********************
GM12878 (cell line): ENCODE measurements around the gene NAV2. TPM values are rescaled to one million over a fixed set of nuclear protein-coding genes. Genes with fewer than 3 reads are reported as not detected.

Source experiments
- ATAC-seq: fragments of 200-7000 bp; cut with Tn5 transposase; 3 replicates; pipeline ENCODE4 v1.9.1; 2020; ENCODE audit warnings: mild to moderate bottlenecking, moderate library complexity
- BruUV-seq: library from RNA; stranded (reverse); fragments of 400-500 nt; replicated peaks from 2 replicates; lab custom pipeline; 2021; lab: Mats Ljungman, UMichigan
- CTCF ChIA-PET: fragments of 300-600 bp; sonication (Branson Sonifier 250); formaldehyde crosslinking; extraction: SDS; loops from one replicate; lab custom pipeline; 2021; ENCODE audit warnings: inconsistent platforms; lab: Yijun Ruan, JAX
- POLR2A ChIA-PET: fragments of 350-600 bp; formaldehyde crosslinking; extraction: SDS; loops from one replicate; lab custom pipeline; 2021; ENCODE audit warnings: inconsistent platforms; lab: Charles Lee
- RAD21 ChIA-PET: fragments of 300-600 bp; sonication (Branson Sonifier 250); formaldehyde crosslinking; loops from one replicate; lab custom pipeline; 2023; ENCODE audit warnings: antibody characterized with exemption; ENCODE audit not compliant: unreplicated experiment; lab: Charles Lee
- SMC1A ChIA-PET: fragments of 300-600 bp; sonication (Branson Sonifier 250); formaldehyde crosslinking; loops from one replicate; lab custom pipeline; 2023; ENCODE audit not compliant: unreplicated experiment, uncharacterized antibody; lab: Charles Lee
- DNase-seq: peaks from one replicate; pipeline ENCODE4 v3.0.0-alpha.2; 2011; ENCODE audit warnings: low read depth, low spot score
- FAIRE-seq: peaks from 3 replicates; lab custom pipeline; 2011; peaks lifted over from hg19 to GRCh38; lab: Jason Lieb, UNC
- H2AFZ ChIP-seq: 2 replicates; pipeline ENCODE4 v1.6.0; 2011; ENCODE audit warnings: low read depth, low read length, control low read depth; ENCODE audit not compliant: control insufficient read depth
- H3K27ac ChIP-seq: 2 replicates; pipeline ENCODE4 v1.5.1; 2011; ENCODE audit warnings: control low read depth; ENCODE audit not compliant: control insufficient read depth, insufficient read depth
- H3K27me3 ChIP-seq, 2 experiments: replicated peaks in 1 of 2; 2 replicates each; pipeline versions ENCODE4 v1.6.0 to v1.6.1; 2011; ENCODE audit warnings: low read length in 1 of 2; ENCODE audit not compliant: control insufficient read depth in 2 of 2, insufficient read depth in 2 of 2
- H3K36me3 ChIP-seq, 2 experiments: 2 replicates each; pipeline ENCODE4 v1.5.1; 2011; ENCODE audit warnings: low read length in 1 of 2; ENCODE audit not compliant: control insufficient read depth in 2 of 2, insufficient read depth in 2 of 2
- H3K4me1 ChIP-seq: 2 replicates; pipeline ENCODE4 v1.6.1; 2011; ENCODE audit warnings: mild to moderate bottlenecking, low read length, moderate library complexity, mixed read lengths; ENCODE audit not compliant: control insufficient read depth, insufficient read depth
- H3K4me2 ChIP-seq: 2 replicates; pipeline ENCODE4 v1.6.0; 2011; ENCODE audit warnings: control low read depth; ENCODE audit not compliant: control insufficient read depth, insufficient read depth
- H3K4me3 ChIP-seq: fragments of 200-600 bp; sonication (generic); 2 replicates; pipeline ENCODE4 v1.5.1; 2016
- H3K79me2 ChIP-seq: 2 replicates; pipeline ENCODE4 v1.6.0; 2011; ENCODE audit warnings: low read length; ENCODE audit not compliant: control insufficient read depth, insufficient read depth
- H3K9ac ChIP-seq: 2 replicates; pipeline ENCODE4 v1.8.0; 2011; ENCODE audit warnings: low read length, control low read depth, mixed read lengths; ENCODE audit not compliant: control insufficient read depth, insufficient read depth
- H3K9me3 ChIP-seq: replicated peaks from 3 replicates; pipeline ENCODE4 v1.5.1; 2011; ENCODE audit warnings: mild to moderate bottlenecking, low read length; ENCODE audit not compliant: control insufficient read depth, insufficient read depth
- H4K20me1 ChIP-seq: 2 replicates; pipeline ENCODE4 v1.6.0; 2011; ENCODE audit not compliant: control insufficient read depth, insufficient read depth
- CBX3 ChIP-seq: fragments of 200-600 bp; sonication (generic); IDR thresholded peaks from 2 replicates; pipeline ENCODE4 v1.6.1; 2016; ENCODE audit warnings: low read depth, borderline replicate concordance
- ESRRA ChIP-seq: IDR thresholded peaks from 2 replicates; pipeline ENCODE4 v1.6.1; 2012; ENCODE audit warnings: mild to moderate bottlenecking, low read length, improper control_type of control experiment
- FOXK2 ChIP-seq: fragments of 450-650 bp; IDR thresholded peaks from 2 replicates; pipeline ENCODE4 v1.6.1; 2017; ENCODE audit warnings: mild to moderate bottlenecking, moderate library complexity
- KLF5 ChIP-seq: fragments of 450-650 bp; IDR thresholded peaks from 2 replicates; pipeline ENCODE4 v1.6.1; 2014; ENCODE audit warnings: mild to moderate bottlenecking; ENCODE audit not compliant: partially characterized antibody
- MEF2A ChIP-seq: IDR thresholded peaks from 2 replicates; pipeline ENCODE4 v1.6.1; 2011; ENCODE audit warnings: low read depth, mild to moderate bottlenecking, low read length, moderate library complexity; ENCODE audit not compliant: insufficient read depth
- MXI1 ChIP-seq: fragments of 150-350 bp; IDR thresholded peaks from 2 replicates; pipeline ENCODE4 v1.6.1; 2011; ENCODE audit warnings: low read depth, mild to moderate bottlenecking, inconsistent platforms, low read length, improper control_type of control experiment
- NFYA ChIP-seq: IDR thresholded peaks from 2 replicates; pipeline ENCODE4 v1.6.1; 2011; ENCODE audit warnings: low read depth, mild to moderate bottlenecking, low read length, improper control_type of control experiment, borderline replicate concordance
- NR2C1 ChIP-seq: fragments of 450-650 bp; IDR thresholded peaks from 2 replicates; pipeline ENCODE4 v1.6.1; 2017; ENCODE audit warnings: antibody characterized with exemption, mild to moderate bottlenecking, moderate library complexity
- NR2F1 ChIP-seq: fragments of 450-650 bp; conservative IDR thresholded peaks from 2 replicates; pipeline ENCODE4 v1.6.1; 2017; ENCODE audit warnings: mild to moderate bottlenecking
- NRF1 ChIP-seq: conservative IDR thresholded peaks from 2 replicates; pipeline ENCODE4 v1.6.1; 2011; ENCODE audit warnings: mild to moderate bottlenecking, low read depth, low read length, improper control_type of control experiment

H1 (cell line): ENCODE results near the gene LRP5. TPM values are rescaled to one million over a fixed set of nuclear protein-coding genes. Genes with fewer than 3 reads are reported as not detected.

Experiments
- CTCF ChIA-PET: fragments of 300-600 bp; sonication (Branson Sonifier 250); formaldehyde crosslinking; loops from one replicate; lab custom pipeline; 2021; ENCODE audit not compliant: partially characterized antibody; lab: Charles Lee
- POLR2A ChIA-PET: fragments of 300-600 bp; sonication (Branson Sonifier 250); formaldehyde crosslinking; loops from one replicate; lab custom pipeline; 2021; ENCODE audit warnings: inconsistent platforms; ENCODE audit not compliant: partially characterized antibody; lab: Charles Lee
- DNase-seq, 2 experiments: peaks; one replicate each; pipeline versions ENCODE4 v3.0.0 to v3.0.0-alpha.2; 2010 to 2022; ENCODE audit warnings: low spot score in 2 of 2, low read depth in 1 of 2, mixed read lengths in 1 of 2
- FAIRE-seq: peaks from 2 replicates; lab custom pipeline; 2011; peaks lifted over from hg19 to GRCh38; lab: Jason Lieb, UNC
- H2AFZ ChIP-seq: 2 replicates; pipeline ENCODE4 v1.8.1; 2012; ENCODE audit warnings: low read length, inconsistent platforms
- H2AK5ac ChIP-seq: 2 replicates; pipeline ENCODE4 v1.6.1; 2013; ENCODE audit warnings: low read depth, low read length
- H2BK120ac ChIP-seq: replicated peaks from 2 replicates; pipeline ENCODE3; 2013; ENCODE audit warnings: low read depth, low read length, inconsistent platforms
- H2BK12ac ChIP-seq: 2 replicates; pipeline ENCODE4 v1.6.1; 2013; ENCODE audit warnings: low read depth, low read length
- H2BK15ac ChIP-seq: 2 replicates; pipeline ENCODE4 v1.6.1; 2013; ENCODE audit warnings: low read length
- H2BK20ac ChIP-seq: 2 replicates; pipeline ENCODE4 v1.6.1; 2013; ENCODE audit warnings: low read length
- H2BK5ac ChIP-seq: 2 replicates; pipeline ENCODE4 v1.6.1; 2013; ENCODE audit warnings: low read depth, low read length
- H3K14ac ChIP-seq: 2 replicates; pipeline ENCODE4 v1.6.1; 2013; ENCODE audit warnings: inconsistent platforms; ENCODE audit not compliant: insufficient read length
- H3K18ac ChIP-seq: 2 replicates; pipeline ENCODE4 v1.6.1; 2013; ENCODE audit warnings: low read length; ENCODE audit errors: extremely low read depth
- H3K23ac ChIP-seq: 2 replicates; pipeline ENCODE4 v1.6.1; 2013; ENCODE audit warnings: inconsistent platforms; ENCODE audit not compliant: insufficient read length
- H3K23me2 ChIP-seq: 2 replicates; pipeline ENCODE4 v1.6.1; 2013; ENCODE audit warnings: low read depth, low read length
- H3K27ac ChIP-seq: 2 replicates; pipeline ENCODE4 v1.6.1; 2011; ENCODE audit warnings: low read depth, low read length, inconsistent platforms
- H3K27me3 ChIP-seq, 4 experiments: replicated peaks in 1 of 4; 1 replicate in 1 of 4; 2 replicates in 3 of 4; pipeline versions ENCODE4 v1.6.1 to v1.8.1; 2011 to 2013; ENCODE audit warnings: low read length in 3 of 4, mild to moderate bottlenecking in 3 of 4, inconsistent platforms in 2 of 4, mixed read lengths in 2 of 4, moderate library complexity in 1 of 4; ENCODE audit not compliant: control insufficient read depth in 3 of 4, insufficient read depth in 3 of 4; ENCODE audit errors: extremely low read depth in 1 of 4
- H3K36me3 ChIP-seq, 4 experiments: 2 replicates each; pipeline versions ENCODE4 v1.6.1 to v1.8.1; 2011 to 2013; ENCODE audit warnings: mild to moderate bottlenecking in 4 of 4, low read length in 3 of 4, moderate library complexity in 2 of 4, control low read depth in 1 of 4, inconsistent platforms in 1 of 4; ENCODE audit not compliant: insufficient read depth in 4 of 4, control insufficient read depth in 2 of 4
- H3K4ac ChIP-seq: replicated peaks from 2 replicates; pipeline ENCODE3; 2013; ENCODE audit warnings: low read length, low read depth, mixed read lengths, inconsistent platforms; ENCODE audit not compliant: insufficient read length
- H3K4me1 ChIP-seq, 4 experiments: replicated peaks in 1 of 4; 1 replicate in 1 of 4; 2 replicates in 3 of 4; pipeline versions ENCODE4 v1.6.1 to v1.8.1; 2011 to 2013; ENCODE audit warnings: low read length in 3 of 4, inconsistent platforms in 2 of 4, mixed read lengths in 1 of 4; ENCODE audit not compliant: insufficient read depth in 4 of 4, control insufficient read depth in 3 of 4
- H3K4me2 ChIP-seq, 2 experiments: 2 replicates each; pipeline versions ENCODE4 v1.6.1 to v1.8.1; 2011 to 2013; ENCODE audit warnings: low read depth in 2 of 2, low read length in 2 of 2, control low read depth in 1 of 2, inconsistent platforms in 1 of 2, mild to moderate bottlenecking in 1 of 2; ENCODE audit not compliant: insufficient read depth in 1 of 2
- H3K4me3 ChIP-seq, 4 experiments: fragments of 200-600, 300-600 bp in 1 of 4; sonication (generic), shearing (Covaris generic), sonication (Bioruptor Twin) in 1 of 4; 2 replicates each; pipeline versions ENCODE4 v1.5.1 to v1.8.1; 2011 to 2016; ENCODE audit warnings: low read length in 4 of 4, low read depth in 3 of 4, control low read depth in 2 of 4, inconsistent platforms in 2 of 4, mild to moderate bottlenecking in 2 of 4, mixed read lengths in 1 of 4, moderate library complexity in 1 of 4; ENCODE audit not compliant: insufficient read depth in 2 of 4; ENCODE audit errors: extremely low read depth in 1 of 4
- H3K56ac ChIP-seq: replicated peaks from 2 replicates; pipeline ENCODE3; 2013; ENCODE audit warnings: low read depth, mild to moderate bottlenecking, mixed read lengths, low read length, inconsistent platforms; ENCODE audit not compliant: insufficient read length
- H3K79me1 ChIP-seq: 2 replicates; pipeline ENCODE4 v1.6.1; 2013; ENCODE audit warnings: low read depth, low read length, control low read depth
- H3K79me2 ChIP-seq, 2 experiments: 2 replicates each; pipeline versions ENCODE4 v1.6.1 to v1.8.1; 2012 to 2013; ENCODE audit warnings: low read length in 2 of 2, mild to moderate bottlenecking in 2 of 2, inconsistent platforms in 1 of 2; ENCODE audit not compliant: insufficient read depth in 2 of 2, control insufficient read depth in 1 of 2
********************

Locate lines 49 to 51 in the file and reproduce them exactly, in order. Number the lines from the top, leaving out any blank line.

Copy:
- H3K27ac ChIP-seq: 2 replicates; pipeline ENCODE4 v1.6.1; 2011; ENCODE audit warnings: low read depth, low read length, inconsistent platforms
- H3K27me3 ChIP-seq, 4 experiments: replicated peaks in 1 of 4; 1 replicate in 1 of 4; 2 replicates in 3 of 4; pipeline versions ENCODE4 v1.6.1 to v1.8.1; 2011 to 2013; ENCODE audit warnings: low read length in 3 of 4, mild to moderate bottlenecking in 3 of 4, inconsistent platforms in 2 of 4, mixed read lengths in 2 of 4, moderate library complexity in 1 of 4; ENCODE audit not compliant: control insufficient read depth in 3 of 4, insufficient read depth in 3 of 4; ENCODE audit errors: extremely low read depth in 1 of 4
- H3K36me3 ChIP-seq, 4 experiments: 2 replicates each; pipeline versions ENCODE4 v1.6.1 to v1.8.1; 2011 to 2013; ENCODE audit warnings: mild to moderate bottlenecking in 4 of 4, low read length in 3 of 4, moderate library complexity in 2 of 4, control low read depth in 1 of 4, inconsistent platforms in 1 of 4; ENCODE audit not compliant: insufficient read depth in 4 of 4, control insufficient read depth in 2 of 4